Sunday, July 10, 2011

Romance Writers of America National Conference...A First Timer's View

I enjoy the frantic calm of the city and keep pace with the crowd to the Marriott Marquee a few doors down with the registration confirmation in hand. My biggest fear is David Cook's personal serenade at the Paramount Hotel would eclipse the week. Seriously, he stood twenty feet away and I didn't notice anyone else in the qualifies as personal to me. After a quick ride up the glass elevator and a hello to the concierge, I find the sixth floor mobbed with women at the far end. I hurry forward.

Writing is a solitary vocation.The Romance Writers of America is a formidable group dedicated to helping its members produce quality romantic fiction and lend support along the way. Over 12,000 members rely on volunteers in all facets of the organization in order to accomplish this monumental task. The organized chaos of women lining up beneath alphabetic cards were rattling off more aliases than mob bosses. The registration volunteers sorted through each person and explained the pertinent information with a smile.

I receive my badge with a first timer ribbon, a goody bag of books and conference agenda and did the unthinkable..I ask if they need help. They let me loose after a superspeedy orientation and it all works out. Oh yeah, the registration attendees immediately noticed the first timer ribbon hanging above my new blue volunteer ribbon. I do travel extensively, but I've never heard so many, "bless your hearts" in so short a span. Between checking in registrants, unloading skids of boxes and replenishing goody bags to shelves, three hours flew past in a snap and with the "Readers for Life" Literacy Autographing only a few hours away, it was time to prepare for the evening.

Sporting the badge I find my way up to the sixth floor all dressed and polished to meet so many writers I've admired for years. A funny thing happens in the elevator; a mascaraed eyelash pokes me and my eye begins watering. All attempts to dislodge it only makes matters worse. I ask for help. A very nice woman offers to look and see how she can assist me, but the dim elevator bulbs doesn't provide enough light to see the problem. The doors opens, we exit to where the lighting improves and she spots the culprit. A quick remedy and we are on our way.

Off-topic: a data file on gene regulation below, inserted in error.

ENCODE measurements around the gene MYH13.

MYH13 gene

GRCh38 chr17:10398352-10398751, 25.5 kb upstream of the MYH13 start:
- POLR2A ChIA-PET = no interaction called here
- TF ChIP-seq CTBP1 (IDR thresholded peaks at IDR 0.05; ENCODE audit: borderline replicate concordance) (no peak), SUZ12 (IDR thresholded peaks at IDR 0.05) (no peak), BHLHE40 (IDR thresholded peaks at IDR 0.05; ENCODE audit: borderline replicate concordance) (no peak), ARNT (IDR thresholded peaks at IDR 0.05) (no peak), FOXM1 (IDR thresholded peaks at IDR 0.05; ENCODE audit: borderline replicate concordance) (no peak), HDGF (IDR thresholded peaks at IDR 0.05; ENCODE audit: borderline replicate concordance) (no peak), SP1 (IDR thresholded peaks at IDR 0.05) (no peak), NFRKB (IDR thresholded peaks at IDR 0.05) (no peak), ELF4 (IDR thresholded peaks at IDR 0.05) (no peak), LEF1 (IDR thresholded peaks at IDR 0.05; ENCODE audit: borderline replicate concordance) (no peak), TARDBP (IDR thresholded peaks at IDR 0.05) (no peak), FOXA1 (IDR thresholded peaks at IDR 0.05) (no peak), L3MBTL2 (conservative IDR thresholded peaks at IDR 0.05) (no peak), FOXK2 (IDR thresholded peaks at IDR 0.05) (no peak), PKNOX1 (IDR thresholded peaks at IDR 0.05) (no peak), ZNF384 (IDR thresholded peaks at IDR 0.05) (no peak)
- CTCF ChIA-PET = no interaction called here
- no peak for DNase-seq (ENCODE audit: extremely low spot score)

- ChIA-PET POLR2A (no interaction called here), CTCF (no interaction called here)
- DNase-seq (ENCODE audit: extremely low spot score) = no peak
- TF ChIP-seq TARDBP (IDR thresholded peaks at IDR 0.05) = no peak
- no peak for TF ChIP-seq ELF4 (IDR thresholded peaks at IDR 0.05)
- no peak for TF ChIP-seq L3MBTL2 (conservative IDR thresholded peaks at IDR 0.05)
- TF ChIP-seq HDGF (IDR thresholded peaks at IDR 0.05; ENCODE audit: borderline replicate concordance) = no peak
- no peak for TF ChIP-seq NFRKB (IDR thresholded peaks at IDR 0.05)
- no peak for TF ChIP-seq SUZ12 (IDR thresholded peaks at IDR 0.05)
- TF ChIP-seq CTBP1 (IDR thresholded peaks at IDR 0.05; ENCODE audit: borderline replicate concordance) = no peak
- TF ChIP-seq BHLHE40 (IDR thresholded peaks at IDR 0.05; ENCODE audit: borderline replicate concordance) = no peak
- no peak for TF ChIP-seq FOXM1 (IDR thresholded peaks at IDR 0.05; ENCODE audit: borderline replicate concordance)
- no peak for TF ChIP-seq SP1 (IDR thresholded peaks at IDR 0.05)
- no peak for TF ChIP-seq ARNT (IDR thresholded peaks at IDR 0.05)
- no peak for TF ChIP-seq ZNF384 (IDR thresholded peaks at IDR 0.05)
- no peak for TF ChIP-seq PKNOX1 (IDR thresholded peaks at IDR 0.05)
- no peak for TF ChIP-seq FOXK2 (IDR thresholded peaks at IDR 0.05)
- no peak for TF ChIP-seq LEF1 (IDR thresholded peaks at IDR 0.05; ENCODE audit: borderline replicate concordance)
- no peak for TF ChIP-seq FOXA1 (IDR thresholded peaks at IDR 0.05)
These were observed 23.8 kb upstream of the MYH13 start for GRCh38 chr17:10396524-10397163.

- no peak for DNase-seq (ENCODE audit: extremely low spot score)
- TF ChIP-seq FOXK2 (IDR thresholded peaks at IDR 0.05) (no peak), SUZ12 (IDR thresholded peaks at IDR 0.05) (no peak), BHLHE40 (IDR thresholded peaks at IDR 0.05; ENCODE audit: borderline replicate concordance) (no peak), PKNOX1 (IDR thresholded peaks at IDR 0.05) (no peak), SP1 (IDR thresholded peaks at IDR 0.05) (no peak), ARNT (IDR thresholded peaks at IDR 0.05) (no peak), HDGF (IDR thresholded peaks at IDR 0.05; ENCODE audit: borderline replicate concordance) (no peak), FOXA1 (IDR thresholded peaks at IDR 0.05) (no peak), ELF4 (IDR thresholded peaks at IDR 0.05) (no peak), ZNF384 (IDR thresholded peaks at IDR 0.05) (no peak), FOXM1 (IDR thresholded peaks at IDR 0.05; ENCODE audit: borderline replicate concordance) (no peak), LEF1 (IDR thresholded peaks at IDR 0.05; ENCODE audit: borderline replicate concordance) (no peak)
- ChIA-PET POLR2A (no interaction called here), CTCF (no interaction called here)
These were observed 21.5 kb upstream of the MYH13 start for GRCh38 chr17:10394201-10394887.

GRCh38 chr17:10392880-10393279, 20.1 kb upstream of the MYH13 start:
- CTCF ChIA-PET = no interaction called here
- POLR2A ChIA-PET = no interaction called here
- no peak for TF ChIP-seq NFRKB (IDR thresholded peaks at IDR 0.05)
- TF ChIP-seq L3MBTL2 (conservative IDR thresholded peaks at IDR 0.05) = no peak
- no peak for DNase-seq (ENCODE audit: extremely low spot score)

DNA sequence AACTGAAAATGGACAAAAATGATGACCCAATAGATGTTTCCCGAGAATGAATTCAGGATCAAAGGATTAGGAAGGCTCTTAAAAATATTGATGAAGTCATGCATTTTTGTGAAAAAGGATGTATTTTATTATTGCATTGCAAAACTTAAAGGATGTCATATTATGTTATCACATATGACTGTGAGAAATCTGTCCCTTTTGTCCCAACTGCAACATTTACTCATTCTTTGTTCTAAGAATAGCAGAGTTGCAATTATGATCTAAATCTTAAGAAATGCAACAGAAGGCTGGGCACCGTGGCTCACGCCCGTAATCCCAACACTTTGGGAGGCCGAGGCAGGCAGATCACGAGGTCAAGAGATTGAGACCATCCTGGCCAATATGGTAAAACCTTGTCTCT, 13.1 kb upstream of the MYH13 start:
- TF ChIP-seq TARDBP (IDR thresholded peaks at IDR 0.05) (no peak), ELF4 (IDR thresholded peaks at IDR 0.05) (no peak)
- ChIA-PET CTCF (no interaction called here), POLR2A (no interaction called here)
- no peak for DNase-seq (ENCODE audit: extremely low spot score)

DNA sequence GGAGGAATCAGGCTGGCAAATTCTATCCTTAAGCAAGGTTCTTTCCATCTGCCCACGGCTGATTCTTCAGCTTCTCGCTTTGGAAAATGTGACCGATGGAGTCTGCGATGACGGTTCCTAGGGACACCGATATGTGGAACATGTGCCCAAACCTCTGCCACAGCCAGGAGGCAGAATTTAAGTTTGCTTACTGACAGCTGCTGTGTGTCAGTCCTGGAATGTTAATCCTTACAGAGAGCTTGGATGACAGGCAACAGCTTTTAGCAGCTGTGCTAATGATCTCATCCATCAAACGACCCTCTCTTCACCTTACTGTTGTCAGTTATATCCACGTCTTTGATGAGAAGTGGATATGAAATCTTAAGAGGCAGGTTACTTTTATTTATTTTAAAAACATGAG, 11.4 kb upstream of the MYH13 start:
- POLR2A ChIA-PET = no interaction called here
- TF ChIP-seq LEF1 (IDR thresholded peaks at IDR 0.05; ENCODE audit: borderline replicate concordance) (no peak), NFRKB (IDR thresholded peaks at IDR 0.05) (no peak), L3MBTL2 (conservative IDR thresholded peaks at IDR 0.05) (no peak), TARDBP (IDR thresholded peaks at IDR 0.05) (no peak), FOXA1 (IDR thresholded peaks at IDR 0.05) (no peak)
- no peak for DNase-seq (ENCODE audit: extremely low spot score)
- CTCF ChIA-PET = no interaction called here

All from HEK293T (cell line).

Believe it or not I'm a shy person, but walking down the corrider in silence when she just aided me felt awkward, so I make small talk. She asks what I write and I ask what she writes, she hands me her card and I ask to submit. We walked to the front of the line together, past the guard and into a room with hundreds of authors and fans lined up awaiting autographed books. A smile to writers everywhere knowing our fans love us no matter what name we use.

I can't say it was an elevator pitch, but I'll never forget the lesson learned: You never know who's in the elevator with you and to stay on your "A" game. A huge thank you to Amy Pierpont, an Executive Editor at Grand Central Publishing, for coming to my aid. You'll see my pages soon!

I learned a lot more about the conference by getting answers for other people while volunteering, than if I'd stumbled along on my own. So if you get a chance, volunteer somewhere at a conference and help out the people who are helping you. Volunteering also helps with information about pitch sessions, but that's another story you won't want to miss.

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